Am I truly happy?

If I am happy, am I betraying her? 

When I was a boy I was given a kaleidoscope. My grandfather showed me how to hold it to my eye and turn it in my hand to reveal beautiful colors in the light. I was enamored with it – constantly staring into its colorful ever-changing patterns and marveling at how it worked.

A kaleidoscope makes magic with light and mirrors. It is usually a tube containing two or more reflecting surfaces tilted to each other in an angle, so that objects on one end of the mirrors are seen as a regular symmetrical pattern when viewed from the other end, due to repeated reflection. 

What speaks to me about kaleidoscopes is that if you don’t like the pattern you see, all you have to do is turn it to reveal another. And sometimes you turn from something stunningly beautiful thinking the next pattern will be even better and find yourself disappointed. But you can’t go back. Every pattern is unique and gone with the turn of the tube.

Since Kylie died, one of the most rewarding things I do is sit with other fathers dealing with either cancer treatment or devastating loss. It is both cathartic and emotionally draining. There is little advice to offer; mostly I listen. I want them to know that I’m still here; my family is still here – whether I’ve done this right or wrong, we’re putting one foot in front of another and waking up every morning. There is comfort in knowing you’re not alone. When I was a month out from her death, there were men who did this for me. 

The statement I started this post with came from a coffee I had with a new friend – a dad who finds himself confronted with a dreadful situation few can imagine. I wish I had thought to tell him about kaleidoscopes when we talked because I am happy… sometimes. And sometimes I’m very sad. Most of the time the two are intertwined. They coexist together in my mood and temperament like those pieces of colorful glass. Often the shift from one feeling happens on its own and there are also times when I must work hard to shift the kaleidoscope when the pattern hurts too much.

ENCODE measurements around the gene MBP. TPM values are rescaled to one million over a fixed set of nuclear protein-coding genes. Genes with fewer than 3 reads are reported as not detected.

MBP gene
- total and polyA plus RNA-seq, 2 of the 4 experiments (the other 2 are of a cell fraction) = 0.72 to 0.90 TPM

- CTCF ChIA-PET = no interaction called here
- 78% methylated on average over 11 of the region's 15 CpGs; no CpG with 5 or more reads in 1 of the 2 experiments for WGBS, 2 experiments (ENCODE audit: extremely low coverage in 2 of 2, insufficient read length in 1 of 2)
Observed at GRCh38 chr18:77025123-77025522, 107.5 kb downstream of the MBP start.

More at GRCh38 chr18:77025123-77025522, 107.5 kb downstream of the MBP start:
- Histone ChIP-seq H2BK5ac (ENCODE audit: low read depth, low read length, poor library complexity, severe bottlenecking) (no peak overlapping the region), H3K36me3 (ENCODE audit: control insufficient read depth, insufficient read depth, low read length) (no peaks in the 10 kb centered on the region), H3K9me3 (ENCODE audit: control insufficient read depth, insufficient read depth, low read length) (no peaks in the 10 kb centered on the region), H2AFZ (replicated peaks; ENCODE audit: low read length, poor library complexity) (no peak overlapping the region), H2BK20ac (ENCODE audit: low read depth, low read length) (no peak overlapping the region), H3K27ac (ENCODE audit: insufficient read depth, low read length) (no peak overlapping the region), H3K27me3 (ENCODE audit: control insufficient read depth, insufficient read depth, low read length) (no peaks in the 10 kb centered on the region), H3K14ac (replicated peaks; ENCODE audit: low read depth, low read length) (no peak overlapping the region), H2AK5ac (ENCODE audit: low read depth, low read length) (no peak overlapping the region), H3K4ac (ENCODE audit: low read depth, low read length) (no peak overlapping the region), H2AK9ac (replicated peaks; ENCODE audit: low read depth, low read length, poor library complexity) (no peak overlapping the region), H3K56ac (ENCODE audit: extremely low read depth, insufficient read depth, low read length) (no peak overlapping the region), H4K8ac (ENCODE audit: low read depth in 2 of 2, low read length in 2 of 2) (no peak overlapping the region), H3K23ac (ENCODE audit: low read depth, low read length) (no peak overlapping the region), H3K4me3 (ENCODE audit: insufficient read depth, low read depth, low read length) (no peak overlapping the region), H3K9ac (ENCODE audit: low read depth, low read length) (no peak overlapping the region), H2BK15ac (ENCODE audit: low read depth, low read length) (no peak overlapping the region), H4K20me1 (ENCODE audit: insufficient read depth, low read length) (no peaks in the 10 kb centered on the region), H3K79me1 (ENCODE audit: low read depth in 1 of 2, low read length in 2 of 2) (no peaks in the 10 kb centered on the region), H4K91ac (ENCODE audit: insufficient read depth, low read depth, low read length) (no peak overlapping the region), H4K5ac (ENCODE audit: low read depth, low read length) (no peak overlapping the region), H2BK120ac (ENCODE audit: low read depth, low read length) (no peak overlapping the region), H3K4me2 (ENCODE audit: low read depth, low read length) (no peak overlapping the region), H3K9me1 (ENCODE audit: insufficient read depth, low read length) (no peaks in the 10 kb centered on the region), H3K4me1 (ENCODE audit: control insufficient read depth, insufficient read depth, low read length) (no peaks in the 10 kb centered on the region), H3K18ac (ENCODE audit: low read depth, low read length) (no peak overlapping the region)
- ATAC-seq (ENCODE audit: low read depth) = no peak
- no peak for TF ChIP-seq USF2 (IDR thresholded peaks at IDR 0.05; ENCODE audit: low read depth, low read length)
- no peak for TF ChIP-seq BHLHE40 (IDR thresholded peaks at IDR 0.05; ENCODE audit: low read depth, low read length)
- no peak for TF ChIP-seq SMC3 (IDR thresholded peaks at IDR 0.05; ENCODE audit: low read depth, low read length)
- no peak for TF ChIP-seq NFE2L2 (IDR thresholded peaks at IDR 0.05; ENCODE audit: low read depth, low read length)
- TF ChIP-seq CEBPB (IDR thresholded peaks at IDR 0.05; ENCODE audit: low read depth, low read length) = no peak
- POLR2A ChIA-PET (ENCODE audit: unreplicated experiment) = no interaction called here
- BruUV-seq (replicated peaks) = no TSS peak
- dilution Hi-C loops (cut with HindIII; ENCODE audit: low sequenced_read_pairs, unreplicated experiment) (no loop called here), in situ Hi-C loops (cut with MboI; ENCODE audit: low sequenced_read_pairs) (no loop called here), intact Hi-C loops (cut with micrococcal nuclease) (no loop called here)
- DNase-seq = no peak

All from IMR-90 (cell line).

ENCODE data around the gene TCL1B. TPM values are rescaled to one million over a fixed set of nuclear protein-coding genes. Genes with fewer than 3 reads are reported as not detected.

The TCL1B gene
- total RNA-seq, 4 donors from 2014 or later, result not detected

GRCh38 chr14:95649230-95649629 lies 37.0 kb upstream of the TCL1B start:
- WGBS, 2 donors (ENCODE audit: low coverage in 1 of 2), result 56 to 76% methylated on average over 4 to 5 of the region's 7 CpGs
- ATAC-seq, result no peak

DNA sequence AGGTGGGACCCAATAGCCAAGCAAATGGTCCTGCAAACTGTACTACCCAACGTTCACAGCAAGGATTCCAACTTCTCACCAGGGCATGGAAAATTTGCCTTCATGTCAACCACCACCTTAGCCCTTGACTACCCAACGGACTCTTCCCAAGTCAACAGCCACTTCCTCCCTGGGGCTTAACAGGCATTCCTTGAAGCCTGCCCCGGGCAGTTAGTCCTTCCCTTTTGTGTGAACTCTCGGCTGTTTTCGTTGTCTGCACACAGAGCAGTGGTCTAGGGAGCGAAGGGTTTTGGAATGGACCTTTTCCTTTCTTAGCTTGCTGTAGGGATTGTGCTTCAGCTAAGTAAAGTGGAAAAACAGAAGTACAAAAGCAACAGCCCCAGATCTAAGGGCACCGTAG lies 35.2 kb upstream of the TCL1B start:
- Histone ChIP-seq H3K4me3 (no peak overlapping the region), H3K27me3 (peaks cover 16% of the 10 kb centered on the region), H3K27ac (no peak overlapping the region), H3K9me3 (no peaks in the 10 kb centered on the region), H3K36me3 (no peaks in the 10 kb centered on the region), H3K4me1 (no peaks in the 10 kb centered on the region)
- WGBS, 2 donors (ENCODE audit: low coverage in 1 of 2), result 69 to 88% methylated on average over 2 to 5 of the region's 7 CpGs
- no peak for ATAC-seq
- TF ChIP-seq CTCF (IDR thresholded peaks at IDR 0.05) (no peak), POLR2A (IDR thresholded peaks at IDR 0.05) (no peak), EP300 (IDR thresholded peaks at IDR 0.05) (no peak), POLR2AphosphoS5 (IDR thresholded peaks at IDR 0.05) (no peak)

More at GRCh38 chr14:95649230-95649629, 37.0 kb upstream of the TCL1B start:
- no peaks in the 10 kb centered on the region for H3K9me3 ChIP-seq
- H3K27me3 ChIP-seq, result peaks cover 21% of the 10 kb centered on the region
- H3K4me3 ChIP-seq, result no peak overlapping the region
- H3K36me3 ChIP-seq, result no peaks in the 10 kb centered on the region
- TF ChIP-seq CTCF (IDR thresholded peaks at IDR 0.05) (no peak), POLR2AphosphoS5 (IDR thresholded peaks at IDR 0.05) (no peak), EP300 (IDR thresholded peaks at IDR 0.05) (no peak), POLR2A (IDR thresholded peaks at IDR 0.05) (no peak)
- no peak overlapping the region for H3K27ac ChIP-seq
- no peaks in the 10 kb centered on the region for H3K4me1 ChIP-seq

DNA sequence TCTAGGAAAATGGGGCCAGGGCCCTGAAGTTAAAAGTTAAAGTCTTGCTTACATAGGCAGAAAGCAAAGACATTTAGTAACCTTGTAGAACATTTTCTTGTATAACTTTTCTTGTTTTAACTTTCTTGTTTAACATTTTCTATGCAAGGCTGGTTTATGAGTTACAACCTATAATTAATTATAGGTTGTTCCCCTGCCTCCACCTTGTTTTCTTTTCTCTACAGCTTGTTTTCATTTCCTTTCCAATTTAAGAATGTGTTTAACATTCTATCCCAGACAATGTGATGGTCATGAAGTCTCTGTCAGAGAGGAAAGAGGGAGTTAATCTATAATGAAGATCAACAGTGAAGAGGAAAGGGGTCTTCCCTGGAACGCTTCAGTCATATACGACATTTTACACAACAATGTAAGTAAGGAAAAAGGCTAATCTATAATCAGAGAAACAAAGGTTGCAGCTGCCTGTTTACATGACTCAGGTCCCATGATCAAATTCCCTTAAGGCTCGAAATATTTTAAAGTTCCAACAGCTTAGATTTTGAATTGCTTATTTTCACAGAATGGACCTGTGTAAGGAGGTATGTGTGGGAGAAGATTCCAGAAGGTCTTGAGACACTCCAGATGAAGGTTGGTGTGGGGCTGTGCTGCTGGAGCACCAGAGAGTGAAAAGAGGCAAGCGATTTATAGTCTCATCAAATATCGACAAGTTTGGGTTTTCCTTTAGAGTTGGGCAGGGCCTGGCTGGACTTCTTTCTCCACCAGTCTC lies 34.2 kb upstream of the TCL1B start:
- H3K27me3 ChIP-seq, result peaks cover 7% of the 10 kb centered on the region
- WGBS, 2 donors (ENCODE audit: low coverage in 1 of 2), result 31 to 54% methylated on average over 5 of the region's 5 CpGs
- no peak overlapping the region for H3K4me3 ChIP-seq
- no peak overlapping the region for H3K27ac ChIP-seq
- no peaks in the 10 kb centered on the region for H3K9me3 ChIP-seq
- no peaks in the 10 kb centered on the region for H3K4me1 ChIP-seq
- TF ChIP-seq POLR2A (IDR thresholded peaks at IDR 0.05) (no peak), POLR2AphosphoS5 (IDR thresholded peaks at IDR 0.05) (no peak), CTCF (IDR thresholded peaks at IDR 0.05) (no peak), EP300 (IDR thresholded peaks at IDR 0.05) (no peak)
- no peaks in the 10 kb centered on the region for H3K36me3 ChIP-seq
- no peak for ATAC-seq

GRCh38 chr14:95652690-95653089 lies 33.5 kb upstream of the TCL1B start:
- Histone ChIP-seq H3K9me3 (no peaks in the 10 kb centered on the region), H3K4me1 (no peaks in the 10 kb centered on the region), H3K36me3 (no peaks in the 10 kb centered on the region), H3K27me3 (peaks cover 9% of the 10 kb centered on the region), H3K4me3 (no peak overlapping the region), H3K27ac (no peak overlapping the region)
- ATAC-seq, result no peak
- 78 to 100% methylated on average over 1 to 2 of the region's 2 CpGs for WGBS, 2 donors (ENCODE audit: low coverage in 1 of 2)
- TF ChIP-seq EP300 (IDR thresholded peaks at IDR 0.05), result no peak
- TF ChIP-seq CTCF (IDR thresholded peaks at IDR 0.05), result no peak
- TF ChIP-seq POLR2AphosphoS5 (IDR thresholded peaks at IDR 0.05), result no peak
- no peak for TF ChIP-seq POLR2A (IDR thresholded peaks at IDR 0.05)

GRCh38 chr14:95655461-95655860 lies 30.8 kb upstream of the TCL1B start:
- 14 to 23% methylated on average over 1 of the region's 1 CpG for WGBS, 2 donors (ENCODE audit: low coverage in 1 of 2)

Taking from the basic science of the device, we need a light source, mirrors, and colorful objects. When Kylie died, she became the light source for my life’s kaleidoscope. There are constant objects: my faith, my wife, Kylie’s sisters, friends, work, hobbies, and more. And there are objects that will enter anew: weddings, sons-in-law, and grandchildren she will never meet. Whatever enters my life will shine in the reflection of her light.

Am I happy? Yes, at times. I sense that she wouldn’t want anything less. But the colors are ever-fluid and shift into a pattern that might make me very sad or hurt seconds after I was happy. These conflicting emotions live together in a fragile pattern. Everything – all of it – is held up to her light.

And that’s just how it goes now.